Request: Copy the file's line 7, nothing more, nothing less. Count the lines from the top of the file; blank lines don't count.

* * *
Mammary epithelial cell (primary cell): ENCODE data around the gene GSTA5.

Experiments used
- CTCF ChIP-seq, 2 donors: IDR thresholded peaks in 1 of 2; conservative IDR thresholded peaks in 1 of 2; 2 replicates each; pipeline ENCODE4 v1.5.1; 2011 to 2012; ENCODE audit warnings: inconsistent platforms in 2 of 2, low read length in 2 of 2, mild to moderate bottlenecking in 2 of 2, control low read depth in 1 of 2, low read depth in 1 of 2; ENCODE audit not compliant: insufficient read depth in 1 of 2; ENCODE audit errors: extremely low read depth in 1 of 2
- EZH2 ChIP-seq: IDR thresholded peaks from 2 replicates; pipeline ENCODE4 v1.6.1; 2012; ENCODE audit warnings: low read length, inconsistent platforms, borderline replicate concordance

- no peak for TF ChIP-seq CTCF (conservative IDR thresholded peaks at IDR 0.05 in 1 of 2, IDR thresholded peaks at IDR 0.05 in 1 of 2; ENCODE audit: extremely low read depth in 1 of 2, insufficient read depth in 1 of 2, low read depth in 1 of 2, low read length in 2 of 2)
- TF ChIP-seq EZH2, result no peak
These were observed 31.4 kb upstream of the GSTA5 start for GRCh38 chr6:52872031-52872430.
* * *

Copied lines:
These were observed 31.4 kb upstream of the GSTA5 start for GRCh38 chr6:52872031-52872430.